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The "I'm Alive" Story
The first Tandem systems were created in the year 1974, and a special feature built into these computers is the "I'm Alive" messaging system. Each CPU sends this message to each other CPU, thus indicating that the CPU is doing well. Additionally all CPUs look for and monitor the "I'm Alive" messages from all other CPUs, to be reassured of their well being. This makes a set of CPUs in the Tandem computers tightly integrated with each other, wherein each CPU "cares" for the other CPUs.
What's more amazing is what happens when one CPU stops sending the "I'm Alive" message. In this case, the remaining CPUs realize this and then take over the load of the failed CPU, thus continuing to serve the end user well.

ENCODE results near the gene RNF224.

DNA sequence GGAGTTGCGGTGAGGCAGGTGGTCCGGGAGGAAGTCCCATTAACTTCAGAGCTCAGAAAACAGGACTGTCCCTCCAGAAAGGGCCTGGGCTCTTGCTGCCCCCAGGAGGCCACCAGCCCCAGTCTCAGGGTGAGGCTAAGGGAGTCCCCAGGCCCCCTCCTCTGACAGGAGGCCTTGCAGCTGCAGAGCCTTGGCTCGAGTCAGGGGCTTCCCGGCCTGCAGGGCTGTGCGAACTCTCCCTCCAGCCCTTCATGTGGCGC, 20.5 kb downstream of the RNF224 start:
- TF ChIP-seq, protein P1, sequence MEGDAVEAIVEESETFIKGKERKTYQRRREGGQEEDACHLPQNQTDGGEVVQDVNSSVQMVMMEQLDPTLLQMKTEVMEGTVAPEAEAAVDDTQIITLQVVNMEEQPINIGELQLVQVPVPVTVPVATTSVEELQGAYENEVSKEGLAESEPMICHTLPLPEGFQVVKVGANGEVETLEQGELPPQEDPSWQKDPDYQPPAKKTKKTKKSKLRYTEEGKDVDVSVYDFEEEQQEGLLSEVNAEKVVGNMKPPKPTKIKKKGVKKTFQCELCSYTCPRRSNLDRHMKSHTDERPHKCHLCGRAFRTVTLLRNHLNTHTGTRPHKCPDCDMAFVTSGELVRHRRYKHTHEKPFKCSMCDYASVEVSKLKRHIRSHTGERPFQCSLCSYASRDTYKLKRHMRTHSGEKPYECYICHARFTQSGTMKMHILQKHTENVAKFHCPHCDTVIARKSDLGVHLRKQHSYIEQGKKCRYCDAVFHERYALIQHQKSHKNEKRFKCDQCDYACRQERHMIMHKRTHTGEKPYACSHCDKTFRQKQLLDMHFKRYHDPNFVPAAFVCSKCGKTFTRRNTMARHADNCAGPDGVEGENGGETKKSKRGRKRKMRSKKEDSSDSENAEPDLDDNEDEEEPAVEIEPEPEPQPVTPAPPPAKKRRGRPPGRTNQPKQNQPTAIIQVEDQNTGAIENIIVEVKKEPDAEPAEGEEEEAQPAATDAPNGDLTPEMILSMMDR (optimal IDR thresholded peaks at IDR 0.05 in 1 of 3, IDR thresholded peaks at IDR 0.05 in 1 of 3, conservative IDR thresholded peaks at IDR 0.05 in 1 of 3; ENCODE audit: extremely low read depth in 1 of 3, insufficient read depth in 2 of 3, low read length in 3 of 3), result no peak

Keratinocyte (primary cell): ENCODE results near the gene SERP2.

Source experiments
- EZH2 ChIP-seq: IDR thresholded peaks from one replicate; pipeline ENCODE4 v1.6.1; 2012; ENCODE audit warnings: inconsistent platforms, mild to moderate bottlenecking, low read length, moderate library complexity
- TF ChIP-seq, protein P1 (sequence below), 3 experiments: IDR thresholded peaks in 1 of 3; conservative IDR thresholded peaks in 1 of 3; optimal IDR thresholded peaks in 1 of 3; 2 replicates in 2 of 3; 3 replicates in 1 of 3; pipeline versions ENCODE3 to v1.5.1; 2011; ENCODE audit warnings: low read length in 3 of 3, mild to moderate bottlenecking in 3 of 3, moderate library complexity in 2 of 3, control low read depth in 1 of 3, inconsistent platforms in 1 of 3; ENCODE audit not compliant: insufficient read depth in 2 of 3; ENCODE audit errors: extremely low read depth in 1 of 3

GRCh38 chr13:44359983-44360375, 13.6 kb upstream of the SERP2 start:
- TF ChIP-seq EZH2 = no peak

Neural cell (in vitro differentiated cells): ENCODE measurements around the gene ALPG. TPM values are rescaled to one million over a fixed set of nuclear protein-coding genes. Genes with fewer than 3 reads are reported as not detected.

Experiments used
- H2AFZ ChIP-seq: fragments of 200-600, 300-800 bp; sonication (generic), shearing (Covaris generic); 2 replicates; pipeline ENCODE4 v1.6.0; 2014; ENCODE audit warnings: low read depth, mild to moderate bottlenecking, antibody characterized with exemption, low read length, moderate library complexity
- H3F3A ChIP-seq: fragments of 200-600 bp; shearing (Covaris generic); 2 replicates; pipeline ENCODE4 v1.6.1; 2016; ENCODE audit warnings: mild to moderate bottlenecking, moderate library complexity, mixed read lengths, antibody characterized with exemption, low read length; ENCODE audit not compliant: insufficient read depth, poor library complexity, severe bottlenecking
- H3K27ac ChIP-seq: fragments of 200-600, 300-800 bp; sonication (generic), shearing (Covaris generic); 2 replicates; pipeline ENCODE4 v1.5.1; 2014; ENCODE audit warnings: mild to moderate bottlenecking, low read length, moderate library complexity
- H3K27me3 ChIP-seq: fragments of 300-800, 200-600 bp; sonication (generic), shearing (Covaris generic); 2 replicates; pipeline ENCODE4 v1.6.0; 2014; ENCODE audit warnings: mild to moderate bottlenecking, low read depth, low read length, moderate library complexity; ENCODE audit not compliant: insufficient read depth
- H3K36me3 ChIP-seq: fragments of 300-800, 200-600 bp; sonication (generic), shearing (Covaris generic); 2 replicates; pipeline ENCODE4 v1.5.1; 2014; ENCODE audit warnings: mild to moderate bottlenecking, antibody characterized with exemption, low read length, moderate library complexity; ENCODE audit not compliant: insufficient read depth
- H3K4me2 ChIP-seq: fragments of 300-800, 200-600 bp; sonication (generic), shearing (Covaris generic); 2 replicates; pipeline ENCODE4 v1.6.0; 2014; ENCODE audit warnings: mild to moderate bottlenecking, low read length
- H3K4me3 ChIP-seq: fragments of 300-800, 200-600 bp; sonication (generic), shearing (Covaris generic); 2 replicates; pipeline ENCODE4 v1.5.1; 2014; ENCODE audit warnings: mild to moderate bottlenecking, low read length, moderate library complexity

Now contrast this with the present day human society. We have started disintegrating at the very core of the "caring" culture. We no longer send out the "I'm Alive" messages to our near and dear ones, unless we have some selfish motive behind it. Nor do we lookout for the "I'm Alive" messages of our family and friends. This has resulted into a "don't care" culture - we being no longer concerned about the wellbeing of our near and dear ones.
Let's learn the culture of caring (for each other) and sharing (the load, when needed) from Tandem computers!
- inspired by a chat with Mr Yogendra Sampat, an old Tandem hand
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